Dim the lights, cue the music, and open the envelope.
And the winner is...ranked choice voting?
Unfortunately, ‘best voting method’ is not among the 24 award categories recognized by the Academy of Motion Picture Arts and Sciences. However, ranking choices plays a starring role in the Academy Awards, also known as The Oscars.
In fact, ranked ballots are being cast right now, as Academy members make their nominations for Best Picture and the other awards in their field (actors nominate for the best and supporting actor and actress, directors for best director, and so on).
With the option to rank up to five nominations per category, and a record 7,902 voting members, it’s no surprise that even the most voted for nominee often secures a very small percentage of the vote. Rather than force a short list that fails to represent a majority of Academy members’ choices, fair representation voting, also known as multi-winner ranked choice voting, comes into play - a longstanding tradition used for nominations since the 1930’s.
To make the five-item nomination list used in most categories, a nominee must secure about 17 percent support, either outright in first choices or through the subsequent ranked choice voting tally that factors in voters’ backup choices. (The Best Picture category nominations work slightly differently, using a ranked choice system that gives more weight to first choices and allows up to 10 nominees on the final list).The resulting “short list” reflects at least one nomination from about 85 percent of Academy voters - in other words, nearly every voter played a part in determining the nominees.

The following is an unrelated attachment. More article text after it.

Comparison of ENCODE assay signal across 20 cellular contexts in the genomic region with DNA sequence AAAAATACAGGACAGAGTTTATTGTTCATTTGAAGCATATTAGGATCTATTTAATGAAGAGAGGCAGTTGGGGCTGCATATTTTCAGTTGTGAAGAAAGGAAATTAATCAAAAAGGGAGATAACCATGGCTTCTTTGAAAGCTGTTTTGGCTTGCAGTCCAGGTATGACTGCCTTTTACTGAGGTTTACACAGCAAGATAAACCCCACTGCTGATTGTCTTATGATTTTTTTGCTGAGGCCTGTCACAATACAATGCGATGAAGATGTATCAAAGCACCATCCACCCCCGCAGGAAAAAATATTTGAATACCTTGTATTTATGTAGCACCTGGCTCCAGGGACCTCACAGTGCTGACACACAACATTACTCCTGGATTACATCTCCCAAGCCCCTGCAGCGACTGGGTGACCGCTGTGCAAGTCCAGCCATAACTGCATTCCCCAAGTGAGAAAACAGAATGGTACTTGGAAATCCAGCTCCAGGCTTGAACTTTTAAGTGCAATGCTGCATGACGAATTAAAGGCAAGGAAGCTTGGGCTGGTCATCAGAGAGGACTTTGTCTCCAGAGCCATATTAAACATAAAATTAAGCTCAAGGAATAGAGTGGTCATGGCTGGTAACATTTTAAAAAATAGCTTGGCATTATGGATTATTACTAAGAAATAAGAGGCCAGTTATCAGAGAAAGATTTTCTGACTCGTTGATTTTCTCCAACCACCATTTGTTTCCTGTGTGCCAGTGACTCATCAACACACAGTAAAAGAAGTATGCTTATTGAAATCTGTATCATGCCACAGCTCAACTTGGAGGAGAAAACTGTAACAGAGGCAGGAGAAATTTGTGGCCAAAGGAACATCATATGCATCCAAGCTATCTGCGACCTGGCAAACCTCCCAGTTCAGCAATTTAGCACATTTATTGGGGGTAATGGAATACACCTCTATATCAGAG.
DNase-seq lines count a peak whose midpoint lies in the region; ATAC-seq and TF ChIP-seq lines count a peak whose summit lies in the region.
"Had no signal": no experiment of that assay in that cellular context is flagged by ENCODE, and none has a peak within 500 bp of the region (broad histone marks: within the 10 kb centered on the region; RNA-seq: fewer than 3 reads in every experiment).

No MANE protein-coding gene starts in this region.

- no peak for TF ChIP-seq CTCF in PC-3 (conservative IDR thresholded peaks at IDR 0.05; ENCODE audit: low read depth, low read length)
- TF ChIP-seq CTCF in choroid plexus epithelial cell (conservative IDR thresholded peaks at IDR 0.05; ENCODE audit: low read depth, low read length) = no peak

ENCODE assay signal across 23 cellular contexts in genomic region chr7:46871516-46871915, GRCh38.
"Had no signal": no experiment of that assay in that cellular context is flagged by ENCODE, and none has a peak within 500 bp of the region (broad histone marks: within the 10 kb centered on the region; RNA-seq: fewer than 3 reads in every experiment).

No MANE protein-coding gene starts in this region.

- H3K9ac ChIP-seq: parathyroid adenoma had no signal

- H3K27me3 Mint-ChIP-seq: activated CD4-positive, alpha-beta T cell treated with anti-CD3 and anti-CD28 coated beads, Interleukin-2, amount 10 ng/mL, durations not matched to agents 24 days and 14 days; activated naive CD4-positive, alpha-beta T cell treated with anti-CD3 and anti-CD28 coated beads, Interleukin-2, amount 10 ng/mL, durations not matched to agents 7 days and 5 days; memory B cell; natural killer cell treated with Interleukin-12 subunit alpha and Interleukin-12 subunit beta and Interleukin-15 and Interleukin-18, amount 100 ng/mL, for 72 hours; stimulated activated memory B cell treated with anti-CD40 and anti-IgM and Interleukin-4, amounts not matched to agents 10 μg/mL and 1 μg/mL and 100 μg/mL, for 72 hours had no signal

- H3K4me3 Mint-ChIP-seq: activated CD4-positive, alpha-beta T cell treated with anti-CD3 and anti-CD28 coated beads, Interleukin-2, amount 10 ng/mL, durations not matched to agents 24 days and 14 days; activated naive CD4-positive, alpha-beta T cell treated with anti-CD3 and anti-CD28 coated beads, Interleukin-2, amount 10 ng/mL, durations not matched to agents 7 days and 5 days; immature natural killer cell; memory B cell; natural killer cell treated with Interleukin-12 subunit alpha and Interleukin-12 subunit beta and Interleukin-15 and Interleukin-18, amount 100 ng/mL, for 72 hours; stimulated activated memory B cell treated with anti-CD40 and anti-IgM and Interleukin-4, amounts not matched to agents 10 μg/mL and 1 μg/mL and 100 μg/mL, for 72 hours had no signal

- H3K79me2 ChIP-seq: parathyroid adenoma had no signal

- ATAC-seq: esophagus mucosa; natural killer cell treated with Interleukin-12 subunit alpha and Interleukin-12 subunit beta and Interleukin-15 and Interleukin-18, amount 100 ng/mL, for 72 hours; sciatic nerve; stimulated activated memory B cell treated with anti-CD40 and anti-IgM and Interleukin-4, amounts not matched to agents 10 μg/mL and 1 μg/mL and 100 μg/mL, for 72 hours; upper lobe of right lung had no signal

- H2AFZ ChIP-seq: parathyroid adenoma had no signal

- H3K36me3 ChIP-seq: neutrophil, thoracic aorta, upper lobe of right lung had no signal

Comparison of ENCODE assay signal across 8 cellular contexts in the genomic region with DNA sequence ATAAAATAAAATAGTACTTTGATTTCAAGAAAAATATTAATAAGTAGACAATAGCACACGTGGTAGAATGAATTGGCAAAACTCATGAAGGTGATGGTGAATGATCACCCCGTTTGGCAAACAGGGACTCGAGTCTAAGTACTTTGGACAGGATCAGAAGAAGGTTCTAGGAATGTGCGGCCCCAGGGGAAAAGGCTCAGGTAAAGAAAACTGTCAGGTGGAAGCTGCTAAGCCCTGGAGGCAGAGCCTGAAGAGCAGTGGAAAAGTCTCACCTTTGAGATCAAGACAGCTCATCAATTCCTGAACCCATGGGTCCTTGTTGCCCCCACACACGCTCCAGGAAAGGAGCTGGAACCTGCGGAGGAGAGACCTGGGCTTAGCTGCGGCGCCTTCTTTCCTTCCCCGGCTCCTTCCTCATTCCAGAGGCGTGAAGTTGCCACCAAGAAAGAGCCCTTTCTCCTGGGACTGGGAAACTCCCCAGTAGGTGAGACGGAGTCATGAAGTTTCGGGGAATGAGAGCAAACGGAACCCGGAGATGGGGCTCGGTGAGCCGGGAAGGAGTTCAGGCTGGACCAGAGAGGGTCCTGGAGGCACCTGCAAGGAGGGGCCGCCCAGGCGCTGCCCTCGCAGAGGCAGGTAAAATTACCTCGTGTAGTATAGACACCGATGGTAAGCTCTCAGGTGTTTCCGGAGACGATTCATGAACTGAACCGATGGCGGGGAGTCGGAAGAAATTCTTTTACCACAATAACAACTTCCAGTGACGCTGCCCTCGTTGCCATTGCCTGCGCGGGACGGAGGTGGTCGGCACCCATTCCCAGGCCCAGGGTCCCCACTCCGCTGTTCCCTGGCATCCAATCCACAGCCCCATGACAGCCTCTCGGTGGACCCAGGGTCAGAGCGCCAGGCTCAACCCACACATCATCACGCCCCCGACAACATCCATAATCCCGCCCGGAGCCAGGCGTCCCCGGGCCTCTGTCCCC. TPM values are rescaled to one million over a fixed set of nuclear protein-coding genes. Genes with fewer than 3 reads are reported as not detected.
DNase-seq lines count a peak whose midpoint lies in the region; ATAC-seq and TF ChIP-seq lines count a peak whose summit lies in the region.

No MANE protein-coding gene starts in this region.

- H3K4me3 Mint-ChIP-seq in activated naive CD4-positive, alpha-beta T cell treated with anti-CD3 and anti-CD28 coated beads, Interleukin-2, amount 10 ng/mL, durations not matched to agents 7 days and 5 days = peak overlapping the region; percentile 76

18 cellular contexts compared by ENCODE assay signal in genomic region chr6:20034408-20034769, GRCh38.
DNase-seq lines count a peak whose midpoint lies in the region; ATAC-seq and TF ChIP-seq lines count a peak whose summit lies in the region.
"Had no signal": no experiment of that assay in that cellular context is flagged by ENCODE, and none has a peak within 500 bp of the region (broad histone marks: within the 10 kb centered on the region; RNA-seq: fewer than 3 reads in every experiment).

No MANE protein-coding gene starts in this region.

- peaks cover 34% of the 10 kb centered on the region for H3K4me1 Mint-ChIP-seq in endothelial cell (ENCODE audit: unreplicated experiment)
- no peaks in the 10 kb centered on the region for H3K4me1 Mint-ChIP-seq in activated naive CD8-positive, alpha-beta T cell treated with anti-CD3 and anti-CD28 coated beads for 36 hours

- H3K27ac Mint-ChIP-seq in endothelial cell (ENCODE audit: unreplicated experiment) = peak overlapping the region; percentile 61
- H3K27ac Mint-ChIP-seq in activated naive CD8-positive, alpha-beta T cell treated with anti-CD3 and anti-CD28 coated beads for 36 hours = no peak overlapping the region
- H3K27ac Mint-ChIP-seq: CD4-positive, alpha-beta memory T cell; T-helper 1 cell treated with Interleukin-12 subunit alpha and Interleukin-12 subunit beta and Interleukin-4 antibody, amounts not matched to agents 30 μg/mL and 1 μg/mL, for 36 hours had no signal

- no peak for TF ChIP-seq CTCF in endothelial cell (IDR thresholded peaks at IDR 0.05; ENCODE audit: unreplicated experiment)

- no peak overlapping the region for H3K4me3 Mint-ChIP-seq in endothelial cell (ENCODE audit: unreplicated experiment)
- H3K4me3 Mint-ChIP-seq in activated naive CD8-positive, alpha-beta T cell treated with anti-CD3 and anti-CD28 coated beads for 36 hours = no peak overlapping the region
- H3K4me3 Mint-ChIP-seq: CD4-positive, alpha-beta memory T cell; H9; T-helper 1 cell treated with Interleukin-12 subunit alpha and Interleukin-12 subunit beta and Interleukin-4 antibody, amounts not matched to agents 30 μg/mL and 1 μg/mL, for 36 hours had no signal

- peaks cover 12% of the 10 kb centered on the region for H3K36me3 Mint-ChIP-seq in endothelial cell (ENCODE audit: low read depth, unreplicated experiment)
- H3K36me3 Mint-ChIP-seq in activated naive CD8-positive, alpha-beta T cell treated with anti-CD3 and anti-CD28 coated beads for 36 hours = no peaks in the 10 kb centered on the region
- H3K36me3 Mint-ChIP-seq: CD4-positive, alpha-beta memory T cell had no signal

Ranked choice voting returns for a second act in determining the recipient of the prestigious Best Picture award, protecting the principle of majority winner despite the often highly competitive, 10-way race. No spoilers in sight - providing that there are no envelope mishaps.
And though it won’t go home with an award, we think that’s truly worthy of a red carpet roll out.
Illustration by Mikhaila Markham